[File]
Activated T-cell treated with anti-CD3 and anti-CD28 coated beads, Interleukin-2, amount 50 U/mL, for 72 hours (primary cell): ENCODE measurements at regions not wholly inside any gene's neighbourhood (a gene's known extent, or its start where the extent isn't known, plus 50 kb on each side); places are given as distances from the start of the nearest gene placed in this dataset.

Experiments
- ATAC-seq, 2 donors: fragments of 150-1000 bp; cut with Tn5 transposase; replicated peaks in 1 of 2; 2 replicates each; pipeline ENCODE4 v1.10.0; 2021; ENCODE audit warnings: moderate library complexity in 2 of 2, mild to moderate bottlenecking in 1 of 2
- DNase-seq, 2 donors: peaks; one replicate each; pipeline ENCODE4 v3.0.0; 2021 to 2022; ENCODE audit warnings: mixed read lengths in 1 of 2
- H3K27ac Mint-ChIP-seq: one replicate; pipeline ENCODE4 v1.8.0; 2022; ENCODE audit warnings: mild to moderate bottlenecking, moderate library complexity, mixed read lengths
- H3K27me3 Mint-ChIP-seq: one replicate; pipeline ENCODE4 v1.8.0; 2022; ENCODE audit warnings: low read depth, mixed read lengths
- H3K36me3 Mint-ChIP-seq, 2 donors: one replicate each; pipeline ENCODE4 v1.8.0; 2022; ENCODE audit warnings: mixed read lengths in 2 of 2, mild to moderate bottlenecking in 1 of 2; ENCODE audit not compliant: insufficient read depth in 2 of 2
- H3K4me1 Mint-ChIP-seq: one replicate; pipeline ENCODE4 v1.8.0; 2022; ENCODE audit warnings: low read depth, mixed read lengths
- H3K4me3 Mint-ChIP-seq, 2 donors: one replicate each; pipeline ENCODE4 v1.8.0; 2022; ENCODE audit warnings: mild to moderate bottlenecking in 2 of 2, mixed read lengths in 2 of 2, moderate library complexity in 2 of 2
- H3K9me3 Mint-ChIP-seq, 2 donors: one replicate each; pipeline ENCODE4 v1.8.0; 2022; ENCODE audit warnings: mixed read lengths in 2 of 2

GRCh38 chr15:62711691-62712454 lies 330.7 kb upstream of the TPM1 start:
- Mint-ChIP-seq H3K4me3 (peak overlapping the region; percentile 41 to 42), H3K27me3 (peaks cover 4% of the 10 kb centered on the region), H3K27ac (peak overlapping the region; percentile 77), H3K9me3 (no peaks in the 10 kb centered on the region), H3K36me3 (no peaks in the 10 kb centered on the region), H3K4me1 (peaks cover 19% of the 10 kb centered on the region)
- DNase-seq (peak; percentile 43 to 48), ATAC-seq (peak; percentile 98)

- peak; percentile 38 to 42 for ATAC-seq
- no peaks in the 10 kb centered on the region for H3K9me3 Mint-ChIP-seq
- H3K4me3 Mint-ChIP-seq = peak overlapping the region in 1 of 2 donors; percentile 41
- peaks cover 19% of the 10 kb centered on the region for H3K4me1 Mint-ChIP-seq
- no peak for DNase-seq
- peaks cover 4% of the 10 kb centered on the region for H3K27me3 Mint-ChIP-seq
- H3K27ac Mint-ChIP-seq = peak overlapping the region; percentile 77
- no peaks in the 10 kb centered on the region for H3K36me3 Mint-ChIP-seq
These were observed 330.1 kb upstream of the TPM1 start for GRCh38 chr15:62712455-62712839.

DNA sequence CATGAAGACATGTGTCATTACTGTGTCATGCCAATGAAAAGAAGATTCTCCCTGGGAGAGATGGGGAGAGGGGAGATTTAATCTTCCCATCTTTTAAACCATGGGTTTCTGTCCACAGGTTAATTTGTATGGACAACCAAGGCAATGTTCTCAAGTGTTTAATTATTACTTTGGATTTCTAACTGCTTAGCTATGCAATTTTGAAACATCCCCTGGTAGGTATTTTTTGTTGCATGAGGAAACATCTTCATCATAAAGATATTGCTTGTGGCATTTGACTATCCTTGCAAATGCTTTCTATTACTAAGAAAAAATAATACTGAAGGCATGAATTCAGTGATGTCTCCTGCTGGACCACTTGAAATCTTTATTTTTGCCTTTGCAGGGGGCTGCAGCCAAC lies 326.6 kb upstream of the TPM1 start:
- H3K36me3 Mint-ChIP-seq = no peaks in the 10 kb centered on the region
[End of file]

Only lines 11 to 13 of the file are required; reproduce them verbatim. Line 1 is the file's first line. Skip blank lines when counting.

GRCh38 chr15:62711691-62712454 lies 330.7 kb upstream of the TPM1 start:
- Mint-ChIP-seq H3K4me3 (peak overlapping the region; percentile 41 to 42), H3K27me3 (peaks cover 4% of the 10 kb centered on the region), H3K27ac (peak overlapping the region; percentile 77), H3K9me3 (no peaks in the 10 kb centered on the region), H3K36me3 (no peaks in the 10 kb centered on the region), H3K4me1 (peaks cover 19% of the 10 kb centered on the region)
- DNase-seq (peak; percentile 43 to 48), ATAC-seq (peak; percentile 98)